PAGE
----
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Via ThinkProgress, I see that David Axelrod hit back today against Dick Cheney’s recent criticisms of Obama’s foreign policy.  George Bush, by contrast, has said that Obama “deserves our silence,” which prompted this from Axelrod: “He’s behaved like a statesman. And as I’ve said before, here and elsewhere, I just don’t think the memo got passed down to the vice president.”

I’ve been mulling this ever since Cheney started spouting off a few weeks ago, and I still haven’t really made up my mind about it.  Does an outgoing administration owe an incoming one silence?  I don’t think that’s always been the case (historians please correct me here if I’m wrong), and I wonder if it really should be.  Sure, it would be unseemly for ex-presidents and their staffs to engage in partisan feeding frenzies after they leave office, but is there really any reason why they should all take vows of silence?  If Cheney thinks torture and warrantless wiretapping are vital to the nation’s security, then maybe he should go ahead and say so.  Why not?

Obviously this isn’t the best time to bring this up, since after eight years of wrecking the country most of us really do think the Bushies ought to take a nice, long time out.  But just in general, and assuming it’s done in moderation, I’m not sure I see the harm in former administration mucky mucks continuing to express their (sincerely held!) opinions.  Let a thousand flowers bloom and all that.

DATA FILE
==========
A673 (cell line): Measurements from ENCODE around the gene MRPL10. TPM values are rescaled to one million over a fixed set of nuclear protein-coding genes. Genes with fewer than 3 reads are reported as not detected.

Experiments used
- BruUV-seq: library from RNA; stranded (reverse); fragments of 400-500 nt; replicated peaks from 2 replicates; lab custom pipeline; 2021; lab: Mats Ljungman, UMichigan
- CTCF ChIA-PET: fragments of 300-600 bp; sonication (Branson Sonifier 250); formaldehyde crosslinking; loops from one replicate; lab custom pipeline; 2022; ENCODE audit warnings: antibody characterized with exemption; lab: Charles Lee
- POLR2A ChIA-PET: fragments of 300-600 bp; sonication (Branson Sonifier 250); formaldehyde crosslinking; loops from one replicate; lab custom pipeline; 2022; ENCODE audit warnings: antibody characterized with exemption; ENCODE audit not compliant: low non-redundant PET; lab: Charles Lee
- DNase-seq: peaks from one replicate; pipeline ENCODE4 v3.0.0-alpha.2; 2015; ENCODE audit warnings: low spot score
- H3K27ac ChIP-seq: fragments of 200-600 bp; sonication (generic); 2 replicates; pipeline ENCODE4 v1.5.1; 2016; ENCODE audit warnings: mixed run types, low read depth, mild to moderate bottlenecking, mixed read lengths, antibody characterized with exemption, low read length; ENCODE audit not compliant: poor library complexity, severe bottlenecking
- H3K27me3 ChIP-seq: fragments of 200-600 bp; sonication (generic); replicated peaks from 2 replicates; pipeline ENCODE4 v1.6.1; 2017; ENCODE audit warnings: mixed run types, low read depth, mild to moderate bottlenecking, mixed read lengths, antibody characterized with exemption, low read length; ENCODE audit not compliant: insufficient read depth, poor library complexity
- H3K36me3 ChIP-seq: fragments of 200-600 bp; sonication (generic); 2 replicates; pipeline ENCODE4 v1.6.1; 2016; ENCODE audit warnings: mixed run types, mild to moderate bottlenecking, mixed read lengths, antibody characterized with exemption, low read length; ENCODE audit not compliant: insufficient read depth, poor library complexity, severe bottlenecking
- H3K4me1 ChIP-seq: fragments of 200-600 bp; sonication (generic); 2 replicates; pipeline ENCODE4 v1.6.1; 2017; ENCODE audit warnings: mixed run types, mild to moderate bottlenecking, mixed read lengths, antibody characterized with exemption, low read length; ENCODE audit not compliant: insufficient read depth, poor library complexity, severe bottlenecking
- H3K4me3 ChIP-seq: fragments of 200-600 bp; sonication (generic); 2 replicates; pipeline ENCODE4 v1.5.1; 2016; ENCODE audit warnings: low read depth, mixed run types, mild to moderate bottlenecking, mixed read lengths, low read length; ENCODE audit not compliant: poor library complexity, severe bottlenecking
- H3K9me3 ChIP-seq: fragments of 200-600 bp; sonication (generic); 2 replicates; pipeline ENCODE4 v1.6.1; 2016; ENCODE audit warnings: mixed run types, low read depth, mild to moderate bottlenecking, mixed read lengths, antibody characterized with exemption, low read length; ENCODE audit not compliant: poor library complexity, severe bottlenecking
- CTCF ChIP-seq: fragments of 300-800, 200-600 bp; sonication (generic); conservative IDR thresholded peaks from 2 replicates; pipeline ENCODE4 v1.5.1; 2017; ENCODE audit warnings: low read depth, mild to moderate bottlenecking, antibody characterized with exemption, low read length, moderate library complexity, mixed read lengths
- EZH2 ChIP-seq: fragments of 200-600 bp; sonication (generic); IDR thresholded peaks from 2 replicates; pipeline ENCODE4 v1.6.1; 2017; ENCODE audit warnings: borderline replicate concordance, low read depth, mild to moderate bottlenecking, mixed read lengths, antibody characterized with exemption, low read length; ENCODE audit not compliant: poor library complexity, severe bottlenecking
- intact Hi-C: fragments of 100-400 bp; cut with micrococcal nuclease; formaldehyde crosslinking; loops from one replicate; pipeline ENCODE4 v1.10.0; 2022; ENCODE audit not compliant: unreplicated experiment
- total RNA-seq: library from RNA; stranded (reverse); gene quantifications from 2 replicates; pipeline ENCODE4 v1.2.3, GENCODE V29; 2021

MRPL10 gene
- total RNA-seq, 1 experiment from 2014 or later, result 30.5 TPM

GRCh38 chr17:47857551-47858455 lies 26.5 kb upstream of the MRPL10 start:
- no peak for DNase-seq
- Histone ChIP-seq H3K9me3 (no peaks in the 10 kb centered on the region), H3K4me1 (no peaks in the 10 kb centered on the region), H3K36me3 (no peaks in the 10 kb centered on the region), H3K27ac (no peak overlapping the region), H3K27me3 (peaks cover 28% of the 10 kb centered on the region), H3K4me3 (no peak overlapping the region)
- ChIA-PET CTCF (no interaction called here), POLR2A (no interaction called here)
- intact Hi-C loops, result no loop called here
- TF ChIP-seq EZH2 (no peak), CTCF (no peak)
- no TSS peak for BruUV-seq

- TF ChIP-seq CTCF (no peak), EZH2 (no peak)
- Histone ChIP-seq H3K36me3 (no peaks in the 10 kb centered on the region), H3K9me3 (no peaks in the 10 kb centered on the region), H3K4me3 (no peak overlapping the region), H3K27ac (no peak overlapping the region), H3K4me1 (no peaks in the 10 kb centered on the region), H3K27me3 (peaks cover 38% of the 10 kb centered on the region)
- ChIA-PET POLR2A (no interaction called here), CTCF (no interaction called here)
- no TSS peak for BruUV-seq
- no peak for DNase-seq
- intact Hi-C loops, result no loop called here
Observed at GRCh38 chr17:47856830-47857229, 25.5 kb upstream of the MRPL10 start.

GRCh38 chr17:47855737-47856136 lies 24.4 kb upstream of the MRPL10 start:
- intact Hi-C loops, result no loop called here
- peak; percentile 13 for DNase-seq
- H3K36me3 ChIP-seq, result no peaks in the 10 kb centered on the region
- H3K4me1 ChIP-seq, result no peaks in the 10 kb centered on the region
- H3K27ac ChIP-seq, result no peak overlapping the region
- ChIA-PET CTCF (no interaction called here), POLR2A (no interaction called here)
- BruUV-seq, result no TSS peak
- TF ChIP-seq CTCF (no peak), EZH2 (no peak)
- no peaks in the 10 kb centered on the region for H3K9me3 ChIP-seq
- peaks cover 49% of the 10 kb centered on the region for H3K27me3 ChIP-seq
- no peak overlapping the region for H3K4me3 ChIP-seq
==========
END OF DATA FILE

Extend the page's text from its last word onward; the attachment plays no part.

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is the first thing despots go after. An unwavering commitment to it is probably what draws you to Mother Jones' journalism. And as we're seeing in the US and the world around, authoritarians seek to poison the discourse and the way we relate to each other because they can't stand people coming together around a shared sense of the truth—it's a huge threat to them.

Which is also a pretty great way to describe Mother Jones' mission: People coming together around the truth to hold power accountable.

And right now, we need to raise about $400,000 from our online readers over the next two months to hit our annual goal and make good on that mission. Read more about the information war we find ourselves in and how people-powered, independent reporting can and must rise to the challenge—and please support our team's truth-telling journalism with a donation if you can right now.

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